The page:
Anwar must contest and win a by-election for a parliamentary seat to be eligible to become prime minister. Wan Azizah Wan Ismail, Anwar’s wife and incumbent deputy premier, indicated she would likely vacate her position as a parliamentarian to trigger a by-election that would expedite Anwar’s return to office when he decides to re-enter politics.
Mahathir maintains his experience is required to remedy a host of issues plaguing the country. Observers believe the nonagenarian premier’s political clout is needed to push through key reforms and pursue corruption charges against powerful politically connected figures.
The premier recently told the Wall Street Journal that he intends to have a role behind the scenes following his resignation.
The immediate task ahead for the Harapan coalition is to reach a consensus on cabinet appointments after a faction within Parti Keadilan Rakyat (PKR), the Anwar-led party which is currently the largest of four Harapan component parties, voiced disapproval of initial appointments.
Kishore Mahbubani, a veteran Singapore diplomat and a professor of public policy at the National University of Singapore, foresees a degree of instability ahead as parties jostle for Cabinet positions and has cautioned Anwar to remain patient over the leadership transition.
“If Anwar is patient, he will know eventually that he will be prime minister. It is not in his interest to rock the boat when the tide is in his favor,” he said. “The reasons for [Anwar and Mahathir] working together are stronger than for fighting one another.”
Critics of Anwar, including some of his former political allies, have accused him in the past of being preoccupied with capturing political power, even if it meant using underhanded tactics to do so.
In a 2014 bid to install his wife as chief minister of Selangor, Malaysia’s richest state, Anwar engineered a maneuver to topple his party’s own state government.
The incident, known as the “Kajang Move”, went awry in nearly every aspect and proved to be an ill-conceived gamble that undermined public trust and failed to achieve its aim, inciting a political crisis to the detriment of the now-defunct Pakatan Raykat opposition coalition Anwar once led.
Cooperation and good will between Mahathir and Anwar would be music to the ears of Harapan supporters, allaying fears of disunity within the newly formed coalition government. Anwar now has a clear path to the premiership, a role that many Malaysians believe he deserves following decades of political persecution.
Anwar’s dismissal as deputy premier and arrest in September 1998 gripped Malaysia and spilt the Malay community down to the family level, stoking a sharp reaction from regional and world capitals where Anwar, who also at the time served as finance minister, was regarded as a prudent moderate and reformer.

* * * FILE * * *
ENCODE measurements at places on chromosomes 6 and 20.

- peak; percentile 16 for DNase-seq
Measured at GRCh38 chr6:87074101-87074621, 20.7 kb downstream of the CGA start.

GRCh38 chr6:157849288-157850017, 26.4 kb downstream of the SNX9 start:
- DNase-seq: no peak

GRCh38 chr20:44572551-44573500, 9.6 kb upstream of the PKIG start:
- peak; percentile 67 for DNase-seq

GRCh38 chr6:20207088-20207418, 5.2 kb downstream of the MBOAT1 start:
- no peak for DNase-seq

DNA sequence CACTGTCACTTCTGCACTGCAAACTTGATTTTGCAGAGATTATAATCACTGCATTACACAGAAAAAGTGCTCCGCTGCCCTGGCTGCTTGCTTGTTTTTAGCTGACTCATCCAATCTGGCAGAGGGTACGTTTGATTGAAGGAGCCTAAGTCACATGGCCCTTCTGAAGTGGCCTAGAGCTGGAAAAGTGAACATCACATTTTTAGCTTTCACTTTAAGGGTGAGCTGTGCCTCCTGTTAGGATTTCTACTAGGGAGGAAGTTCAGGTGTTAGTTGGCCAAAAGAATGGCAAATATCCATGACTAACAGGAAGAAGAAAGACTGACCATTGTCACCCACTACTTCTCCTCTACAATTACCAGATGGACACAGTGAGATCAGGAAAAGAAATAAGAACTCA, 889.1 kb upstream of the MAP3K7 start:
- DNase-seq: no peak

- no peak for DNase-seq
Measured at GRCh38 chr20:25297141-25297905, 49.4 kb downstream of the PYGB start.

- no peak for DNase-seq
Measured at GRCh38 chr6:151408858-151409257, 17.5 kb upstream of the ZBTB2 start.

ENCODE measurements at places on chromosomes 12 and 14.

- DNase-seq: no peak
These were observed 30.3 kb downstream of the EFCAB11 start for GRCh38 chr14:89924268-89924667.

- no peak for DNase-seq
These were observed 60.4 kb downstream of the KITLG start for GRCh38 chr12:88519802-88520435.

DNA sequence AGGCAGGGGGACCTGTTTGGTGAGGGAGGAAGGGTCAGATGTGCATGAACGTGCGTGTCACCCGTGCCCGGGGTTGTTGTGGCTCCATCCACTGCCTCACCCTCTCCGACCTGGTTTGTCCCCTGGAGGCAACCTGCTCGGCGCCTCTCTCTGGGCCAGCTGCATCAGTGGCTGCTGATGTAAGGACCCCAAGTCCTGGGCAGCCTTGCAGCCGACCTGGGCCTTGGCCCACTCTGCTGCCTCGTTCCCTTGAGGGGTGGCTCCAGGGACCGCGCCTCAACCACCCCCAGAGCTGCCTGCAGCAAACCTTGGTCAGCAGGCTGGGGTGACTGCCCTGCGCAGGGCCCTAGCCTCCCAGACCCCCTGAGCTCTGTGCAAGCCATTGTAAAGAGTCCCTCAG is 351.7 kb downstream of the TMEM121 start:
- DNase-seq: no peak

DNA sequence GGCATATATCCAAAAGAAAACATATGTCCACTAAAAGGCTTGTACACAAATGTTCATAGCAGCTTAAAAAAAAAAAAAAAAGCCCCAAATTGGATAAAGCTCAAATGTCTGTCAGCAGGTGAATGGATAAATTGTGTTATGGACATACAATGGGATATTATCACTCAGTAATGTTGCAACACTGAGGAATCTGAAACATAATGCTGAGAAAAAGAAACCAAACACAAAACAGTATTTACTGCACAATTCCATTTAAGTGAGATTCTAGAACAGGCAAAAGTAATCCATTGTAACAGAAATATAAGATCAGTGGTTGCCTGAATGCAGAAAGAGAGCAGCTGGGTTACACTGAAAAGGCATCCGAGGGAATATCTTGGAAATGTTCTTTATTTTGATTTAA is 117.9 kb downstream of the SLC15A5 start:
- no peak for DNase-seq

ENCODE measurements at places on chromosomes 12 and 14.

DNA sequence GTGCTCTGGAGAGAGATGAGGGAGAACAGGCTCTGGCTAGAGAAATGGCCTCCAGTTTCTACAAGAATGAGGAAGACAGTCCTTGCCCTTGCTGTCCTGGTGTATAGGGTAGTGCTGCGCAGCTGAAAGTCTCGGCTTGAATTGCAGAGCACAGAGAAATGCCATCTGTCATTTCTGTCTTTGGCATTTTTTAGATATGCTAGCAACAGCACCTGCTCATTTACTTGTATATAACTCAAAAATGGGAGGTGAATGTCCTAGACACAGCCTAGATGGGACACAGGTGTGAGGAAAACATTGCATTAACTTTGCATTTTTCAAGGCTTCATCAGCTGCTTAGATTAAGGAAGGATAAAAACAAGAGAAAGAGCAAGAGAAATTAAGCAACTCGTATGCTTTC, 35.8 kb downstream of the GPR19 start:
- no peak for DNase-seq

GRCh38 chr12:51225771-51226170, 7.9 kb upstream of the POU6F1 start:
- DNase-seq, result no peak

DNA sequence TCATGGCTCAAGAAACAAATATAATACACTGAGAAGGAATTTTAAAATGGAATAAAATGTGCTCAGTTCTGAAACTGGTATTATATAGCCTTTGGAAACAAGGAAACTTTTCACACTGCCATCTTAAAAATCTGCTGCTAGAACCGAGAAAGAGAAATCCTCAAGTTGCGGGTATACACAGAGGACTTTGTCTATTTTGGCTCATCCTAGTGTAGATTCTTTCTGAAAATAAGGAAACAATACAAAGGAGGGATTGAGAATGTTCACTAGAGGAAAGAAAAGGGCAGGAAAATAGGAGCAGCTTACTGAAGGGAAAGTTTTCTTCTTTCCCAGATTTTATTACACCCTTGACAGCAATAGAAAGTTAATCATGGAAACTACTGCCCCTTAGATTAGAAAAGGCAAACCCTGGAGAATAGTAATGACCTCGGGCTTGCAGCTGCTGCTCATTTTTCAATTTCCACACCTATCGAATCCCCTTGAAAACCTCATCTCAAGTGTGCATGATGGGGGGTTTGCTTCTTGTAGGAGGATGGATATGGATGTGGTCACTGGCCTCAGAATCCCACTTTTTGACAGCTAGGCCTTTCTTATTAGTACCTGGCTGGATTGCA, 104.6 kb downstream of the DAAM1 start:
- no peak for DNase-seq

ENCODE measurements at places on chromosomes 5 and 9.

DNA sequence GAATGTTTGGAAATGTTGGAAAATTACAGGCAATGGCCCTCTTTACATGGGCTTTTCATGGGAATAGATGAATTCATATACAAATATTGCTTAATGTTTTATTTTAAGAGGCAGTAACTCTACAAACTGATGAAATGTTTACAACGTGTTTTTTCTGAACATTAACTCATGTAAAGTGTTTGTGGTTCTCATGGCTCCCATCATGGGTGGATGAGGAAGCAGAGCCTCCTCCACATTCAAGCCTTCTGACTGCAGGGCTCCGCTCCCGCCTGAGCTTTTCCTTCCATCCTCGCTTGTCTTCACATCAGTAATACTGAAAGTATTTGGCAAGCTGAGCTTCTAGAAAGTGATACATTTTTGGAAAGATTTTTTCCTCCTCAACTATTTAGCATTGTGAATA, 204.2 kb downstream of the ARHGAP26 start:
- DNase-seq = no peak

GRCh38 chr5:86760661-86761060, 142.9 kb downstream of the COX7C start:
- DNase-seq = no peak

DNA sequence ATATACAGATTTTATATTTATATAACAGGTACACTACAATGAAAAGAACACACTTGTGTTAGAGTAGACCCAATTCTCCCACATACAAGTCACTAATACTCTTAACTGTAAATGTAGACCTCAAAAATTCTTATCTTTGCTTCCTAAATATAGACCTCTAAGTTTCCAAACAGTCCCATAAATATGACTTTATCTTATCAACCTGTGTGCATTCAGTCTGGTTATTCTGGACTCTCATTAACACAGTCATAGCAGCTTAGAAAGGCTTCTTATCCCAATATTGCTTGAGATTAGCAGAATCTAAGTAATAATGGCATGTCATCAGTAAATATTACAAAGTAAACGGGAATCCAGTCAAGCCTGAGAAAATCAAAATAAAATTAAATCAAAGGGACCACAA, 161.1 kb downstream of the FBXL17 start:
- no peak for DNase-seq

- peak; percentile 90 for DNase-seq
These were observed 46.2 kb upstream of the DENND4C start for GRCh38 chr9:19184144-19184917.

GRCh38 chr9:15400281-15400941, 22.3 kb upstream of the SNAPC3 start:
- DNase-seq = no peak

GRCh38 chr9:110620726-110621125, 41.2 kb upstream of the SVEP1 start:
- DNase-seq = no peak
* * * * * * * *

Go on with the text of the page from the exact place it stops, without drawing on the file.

A rift between Mahathir and Anwar emerged over differences regarding how to handle the 1997 Asian financial crisis. As economic and political turmoil spread throughout the region, neighboring Indonesia’s long-serving President Suharto was driven from office, raising the potential for a similar popular wave to drive Mahathir from power.
Anwar and his supporters called for a new reform movement to take shape following the crisis and began to adopt the slogan of the Indonesian reform movement, or “reformasi.” That led Mahathir to believe his deputy had plans to topple him.
Anwar was later accused of sodomizing Azizan Abu Bakar, his wife’s male driver at the time, charges viewed widely as politically motivated. In detention under emergency laws, he was brutally beaten by then Police Chief Abdul Rahim Noor, leaving Anwar bruised with a black eye. Abdul was eventually charged with assault, though Mahathir publically questioned at the time whether the injuries were self-inflicted.
Found guilty in 2000 and sentenced to nine years in prison, the Anwar episode marred the rest of Mahathir’s term until his 2003 resignation. In 2004, Anwar won his final appeal against the sodomy conviction after judges admitted the offense had not been proven by the prosecution, which provided inconsistent and contradictory statements.
Sodomy charges were raised again in 2008 when Mohd Saiful Bukhari Azlan, Anwar’s then-political aide, lodged a police report claiming that he had been sodomized. Medical reports confirmed that no anal penetration had occurred and Anwar was acquitted in 2012 when the integrity of samples taken for DNA testing were in doubt.
The issue cropped up again when prosecutors overturned the acquittal, leading to a guilty conviction in March 2014. Anwar has consistently denied the charges, which he has always regarded as a bid to cripple his leadership ambitions. The long-running episode, it seems, has finally drawn to a close.